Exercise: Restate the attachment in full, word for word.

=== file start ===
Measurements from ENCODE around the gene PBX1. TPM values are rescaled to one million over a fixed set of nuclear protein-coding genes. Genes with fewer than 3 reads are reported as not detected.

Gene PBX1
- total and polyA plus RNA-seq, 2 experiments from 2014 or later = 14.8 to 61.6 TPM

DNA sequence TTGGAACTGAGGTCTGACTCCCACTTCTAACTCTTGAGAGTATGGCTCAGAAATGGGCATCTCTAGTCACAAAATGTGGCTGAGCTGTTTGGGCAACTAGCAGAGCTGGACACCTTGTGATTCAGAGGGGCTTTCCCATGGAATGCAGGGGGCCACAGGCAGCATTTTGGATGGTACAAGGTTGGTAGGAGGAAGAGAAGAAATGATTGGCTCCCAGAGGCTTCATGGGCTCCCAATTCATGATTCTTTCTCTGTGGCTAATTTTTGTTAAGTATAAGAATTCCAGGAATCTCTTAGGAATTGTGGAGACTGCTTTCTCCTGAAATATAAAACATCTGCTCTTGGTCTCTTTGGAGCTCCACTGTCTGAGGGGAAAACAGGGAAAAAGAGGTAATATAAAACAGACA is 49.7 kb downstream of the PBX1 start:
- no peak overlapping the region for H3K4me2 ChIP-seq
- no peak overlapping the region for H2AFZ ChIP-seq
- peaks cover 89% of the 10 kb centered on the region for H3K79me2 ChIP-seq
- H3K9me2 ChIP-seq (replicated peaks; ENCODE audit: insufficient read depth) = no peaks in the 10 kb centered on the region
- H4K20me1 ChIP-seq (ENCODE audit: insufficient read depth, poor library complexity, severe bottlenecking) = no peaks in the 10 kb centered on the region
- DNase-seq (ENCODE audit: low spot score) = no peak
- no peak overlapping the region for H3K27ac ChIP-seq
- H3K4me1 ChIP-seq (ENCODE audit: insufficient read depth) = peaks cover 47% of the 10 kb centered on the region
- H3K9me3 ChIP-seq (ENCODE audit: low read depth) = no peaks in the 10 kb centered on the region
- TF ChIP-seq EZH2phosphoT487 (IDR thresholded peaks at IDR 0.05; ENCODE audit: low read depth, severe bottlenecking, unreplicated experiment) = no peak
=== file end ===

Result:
Measurements from ENCODE around the gene PBX1. TPM values are rescaled to one million over a fixed set of nuclear protein-coding genes. Genes with fewer than 3 reads are reported as not detected.

Gene PBX1
- total and polyA plus RNA-seq, 2 experiments from 2014 or later = 14.8 to 61.6 TPM

DNA sequence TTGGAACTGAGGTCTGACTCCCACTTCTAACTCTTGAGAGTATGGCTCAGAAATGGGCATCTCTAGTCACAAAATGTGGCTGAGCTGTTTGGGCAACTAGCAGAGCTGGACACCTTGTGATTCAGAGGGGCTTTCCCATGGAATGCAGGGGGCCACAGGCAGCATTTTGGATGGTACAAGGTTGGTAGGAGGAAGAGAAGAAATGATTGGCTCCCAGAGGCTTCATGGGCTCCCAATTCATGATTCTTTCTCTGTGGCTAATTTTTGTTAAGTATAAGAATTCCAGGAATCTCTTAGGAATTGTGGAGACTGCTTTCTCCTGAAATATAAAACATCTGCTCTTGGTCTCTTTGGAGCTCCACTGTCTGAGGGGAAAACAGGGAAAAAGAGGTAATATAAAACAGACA is 49.7 kb downstream of the PBX1 start:
- no peak overlapping the region for H3K4me2 ChIP-seq
- no peak overlapping the region for H2AFZ ChIP-seq
- peaks cover 89% of the 10 kb centered on the region for H3K79me2 ChIP-seq
- H3K9me2 ChIP-seq (replicated peaks; ENCODE audit: insufficient read depth) = no peaks in the 10 kb centered on the region
- H4K20me1 ChIP-seq (ENCODE audit: insufficient read depth, poor library complexity, severe bottlenecking) = no peaks in the 10 kb centered on the region
- DNase-seq (ENCODE audit: low spot score) = no peak
- no peak overlapping the region for H3K27ac ChIP-seq
- H3K4me1 ChIP-seq (ENCODE audit: insufficient read depth) = peaks cover 47% of the 10 kb centered on the region
- H3K9me3 ChIP-seq (ENCODE audit: low read depth) = no peaks in the 10 kb centered on the region
- TF ChIP-seq EZH2phosphoT487 (IDR thresholded peaks at IDR 0.05; ENCODE audit: low read depth, severe bottlenecking, unreplicated experiment) = no peak